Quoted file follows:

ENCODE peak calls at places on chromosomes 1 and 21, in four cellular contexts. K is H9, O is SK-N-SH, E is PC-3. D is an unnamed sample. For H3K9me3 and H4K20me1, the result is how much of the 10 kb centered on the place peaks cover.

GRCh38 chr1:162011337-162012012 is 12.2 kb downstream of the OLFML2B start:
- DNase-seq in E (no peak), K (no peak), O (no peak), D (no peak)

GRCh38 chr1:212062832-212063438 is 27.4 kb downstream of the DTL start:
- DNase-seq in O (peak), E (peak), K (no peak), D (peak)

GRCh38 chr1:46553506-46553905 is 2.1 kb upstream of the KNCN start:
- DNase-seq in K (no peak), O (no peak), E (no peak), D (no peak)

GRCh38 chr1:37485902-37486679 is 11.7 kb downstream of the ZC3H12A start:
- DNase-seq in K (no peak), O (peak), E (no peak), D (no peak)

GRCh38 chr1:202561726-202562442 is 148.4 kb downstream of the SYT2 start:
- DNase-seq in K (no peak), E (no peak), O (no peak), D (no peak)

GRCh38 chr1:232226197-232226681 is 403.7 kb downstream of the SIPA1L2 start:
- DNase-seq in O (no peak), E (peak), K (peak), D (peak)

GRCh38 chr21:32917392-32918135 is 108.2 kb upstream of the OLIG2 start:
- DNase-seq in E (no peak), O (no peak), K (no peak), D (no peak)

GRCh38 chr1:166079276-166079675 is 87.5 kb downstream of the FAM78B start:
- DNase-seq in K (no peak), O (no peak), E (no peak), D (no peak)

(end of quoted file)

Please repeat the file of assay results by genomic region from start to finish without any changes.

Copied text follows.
ENCODE peak calls at places on chromosomes 1 and 21, in four cellular contexts. K is H9, O is SK-N-SH, E is PC-3. D is an unnamed sample. For H3K9me3 and H4K20me1, the result is how much of the 10 kb centered on the place peaks cover.

GRCh38 chr1:162011337-162012012 is 12.2 kb downstream of the OLFML2B start:
- DNase-seq in E (no peak), K (no peak), O (no peak), D (no peak)

GRCh38 chr1:212062832-212063438 is 27.4 kb downstream of the DTL start:
- DNase-seq in O (peak), E (peak), K (no peak), D (peak)

GRCh38 chr1:46553506-46553905 is 2.1 kb upstream of the KNCN start:
- DNase-seq in K (no peak), O (no peak), E (no peak), D (no peak)

GRCh38 chr1:37485902-37486679 is 11.7 kb downstream of the ZC3H12A start:
- DNase-seq in K (no peak), O (peak), E (no peak), D (no peak)

GRCh38 chr1:202561726-202562442 is 148.4 kb downstream of the SYT2 start:
- DNase-seq in K (no peak), E (no peak), O (no peak), D (no peak)

GRCh38 chr1:232226197-232226681 is 403.7 kb downstream of the SIPA1L2 start:
- DNase-seq in O (no peak), E (peak), K (peak), D (peak)

GRCh38 chr21:32917392-32918135 is 108.2 kb upstream of the OLIG2 start:
- DNase-seq in E (no peak), O (no peak), K (no peak), D (no peak)

GRCh38 chr1:166079276-166079675 is 87.5 kb downstream of the FAM78B start:
- DNase-seq in K (no peak), O (no peak), E (no peak), D (no peak)